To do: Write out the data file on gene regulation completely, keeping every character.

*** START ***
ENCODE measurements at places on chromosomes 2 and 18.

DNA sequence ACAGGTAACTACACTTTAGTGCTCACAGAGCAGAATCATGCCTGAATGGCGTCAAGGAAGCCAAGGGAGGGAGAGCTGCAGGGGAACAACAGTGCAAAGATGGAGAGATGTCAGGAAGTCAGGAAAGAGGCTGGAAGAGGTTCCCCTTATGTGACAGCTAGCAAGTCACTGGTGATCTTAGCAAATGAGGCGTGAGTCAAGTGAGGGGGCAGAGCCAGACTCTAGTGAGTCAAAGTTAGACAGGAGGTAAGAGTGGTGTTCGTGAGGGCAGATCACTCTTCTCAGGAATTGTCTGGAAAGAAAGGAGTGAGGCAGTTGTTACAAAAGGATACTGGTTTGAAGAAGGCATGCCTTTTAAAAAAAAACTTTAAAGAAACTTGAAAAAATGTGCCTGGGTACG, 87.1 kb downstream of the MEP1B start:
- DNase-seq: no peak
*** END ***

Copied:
ENCODE measurements at places on chromosomes 2 and 18.

DNA sequence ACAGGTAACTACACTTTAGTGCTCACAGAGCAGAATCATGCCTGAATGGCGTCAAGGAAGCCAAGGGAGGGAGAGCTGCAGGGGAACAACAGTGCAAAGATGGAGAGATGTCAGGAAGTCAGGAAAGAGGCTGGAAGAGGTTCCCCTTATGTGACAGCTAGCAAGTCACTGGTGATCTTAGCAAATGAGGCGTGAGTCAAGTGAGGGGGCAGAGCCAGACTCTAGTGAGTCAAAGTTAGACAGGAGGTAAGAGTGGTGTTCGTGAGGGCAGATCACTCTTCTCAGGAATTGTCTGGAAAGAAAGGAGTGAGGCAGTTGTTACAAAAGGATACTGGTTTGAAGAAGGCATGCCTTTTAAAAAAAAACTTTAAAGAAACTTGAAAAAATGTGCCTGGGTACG, 87.1 kb downstream of the MEP1B start:
- DNase-seq: no peak